Nitrazepam Induced Encopharyngeal Dysphagia, Abnormal Esophageal Peristalsis and Associated Bronchospasm: Probable Cause of Nitrazepam-related Sudden Death

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School of Nursing


Nitrazepam was used in the treatment of resistant myoclonic epilepsy in 38 children. After the occurrence of nitrazepam-associated swallowing incoordination, high-peaked esophageal peristalsis and related bronchospasm in one patient, we initiated a prospective study of esophageal manometry using a station pull-through technique with a pediatric 4-channel continuous perfusing system. Three more patients were found to have delayed cricopharyngeal relaxation and high-peaked esophageal peristaltic waves. The initial patient developed severe respiratory distress and bronchospasm necessitating ventilatory support while on nitrazepam and improved dramatically with subsequent normal manometric study following nitrazepam discontinuation. Nitrazepam was reintroduced for its anticonvulsant and cognitive benefits and was tolerated at a reduced dosage. We postulate a central nervous system effect of nitrazepam promoting parasympathetic overactivity or vagotonia which can cause potentially fatal respiratory distress. Care must be exercised in nitrazepam use and esophageal manometry may be helpful in de fining patients at greater risk for sudden death.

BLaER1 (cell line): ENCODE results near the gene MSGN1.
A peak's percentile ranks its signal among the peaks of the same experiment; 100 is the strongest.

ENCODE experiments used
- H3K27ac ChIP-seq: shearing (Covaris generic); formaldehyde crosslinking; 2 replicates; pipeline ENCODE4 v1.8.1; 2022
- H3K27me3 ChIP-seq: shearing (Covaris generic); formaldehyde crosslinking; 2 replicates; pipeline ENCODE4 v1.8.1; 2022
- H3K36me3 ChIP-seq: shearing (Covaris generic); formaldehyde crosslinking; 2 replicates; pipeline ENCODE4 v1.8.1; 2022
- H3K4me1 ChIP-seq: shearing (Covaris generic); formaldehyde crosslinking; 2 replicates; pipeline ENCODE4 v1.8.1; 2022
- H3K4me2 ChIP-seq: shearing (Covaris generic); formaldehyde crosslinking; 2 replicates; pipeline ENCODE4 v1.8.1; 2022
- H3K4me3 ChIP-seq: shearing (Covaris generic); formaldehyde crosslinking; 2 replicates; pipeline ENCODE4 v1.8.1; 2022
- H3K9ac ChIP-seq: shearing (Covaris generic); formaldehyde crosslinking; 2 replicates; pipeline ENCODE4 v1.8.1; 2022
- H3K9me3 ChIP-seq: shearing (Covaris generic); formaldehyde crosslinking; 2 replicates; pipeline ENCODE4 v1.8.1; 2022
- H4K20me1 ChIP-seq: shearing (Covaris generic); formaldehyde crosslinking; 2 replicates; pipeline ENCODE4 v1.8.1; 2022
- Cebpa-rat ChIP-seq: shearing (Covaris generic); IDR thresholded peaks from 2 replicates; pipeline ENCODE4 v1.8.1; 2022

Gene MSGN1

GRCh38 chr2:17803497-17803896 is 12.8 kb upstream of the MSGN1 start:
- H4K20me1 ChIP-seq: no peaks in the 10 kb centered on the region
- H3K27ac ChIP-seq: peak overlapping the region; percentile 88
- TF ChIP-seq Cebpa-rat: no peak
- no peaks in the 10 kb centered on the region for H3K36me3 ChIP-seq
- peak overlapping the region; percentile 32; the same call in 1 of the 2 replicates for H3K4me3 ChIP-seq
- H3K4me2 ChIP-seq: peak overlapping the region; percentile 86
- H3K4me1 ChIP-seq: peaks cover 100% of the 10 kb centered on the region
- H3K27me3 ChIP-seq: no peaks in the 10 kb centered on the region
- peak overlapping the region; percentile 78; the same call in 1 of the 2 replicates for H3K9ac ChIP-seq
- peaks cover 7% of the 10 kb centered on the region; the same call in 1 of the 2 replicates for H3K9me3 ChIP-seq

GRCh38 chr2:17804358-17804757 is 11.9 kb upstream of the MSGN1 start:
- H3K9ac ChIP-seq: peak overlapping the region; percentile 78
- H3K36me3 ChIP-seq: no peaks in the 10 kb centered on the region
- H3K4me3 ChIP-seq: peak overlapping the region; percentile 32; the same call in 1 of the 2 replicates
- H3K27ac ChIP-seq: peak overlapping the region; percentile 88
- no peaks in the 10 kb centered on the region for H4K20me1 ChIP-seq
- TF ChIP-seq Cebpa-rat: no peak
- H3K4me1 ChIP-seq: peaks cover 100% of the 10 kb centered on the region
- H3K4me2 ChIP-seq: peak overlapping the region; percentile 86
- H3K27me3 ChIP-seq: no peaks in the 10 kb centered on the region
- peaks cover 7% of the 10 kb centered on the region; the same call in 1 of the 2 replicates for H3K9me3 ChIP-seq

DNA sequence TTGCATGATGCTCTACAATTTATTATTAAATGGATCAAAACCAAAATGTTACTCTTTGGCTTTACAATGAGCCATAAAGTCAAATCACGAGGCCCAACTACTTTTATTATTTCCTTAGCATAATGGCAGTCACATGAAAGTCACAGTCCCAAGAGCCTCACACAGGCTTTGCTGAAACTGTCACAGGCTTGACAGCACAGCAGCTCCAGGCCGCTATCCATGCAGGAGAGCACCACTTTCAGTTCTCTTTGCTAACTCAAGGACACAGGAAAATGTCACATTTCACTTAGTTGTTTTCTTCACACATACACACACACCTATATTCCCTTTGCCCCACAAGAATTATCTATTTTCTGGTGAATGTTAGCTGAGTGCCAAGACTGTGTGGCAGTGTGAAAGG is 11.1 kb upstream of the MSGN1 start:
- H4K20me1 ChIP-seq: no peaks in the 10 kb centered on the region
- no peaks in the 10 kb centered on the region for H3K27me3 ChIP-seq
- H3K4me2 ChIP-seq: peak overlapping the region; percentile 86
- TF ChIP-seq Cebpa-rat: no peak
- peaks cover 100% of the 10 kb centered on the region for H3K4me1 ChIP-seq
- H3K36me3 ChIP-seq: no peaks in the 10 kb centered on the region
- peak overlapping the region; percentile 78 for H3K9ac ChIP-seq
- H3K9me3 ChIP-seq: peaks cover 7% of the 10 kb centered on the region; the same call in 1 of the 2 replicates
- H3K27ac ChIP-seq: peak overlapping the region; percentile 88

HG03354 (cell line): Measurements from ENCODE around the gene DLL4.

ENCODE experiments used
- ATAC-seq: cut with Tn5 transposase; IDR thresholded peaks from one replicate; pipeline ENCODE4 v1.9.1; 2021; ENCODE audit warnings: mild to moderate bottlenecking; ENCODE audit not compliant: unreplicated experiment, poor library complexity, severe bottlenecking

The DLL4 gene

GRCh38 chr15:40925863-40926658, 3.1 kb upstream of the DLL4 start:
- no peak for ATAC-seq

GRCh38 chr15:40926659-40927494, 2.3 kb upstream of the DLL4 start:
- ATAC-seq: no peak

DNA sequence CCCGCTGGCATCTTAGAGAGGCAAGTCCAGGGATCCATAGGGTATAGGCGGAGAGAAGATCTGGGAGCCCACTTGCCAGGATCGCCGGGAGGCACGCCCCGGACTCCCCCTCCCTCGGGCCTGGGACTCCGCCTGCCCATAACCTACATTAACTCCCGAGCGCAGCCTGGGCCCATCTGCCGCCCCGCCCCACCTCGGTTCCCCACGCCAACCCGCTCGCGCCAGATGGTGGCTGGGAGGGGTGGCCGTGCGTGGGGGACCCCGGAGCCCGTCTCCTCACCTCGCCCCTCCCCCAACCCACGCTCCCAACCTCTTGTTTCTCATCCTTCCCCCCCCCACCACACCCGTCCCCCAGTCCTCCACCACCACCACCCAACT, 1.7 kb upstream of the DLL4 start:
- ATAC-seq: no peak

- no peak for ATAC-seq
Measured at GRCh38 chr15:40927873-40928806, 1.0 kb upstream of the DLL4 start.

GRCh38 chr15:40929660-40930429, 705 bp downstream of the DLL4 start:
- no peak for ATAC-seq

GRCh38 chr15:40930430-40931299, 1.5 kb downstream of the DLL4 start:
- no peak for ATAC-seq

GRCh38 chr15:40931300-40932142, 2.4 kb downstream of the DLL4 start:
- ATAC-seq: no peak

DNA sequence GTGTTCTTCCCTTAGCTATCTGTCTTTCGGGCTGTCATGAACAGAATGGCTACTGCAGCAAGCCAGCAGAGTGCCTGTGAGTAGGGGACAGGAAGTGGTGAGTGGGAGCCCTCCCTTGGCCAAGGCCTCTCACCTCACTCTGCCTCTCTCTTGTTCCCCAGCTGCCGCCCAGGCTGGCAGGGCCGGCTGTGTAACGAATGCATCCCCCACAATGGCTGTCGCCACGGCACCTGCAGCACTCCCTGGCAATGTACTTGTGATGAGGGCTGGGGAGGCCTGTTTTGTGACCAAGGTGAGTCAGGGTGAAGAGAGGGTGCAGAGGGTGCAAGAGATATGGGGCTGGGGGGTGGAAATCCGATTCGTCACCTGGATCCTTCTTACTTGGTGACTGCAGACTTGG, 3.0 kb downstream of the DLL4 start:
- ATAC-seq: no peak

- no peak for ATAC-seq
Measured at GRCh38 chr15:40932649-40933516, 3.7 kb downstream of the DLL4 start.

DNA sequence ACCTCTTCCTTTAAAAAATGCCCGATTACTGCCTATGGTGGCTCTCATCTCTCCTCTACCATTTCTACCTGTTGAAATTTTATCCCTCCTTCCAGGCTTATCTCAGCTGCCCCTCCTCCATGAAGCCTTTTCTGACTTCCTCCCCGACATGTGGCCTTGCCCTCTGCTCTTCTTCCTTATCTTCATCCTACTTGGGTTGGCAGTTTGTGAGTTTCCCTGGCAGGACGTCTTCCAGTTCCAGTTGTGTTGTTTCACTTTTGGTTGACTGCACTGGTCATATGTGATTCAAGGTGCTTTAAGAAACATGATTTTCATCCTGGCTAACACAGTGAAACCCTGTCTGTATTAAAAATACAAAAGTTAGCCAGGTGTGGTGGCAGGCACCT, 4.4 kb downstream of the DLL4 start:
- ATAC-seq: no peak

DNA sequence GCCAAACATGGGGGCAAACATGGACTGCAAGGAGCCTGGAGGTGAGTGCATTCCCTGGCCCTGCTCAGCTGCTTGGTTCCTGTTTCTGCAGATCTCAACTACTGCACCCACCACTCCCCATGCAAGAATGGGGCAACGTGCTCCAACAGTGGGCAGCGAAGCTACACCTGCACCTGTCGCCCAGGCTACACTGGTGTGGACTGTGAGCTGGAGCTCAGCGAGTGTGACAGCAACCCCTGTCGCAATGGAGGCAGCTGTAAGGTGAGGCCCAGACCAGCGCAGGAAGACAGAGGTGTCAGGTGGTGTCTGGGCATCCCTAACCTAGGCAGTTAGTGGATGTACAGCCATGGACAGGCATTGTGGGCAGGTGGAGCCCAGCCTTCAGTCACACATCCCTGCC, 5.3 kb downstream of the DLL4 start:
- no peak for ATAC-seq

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Brain and Development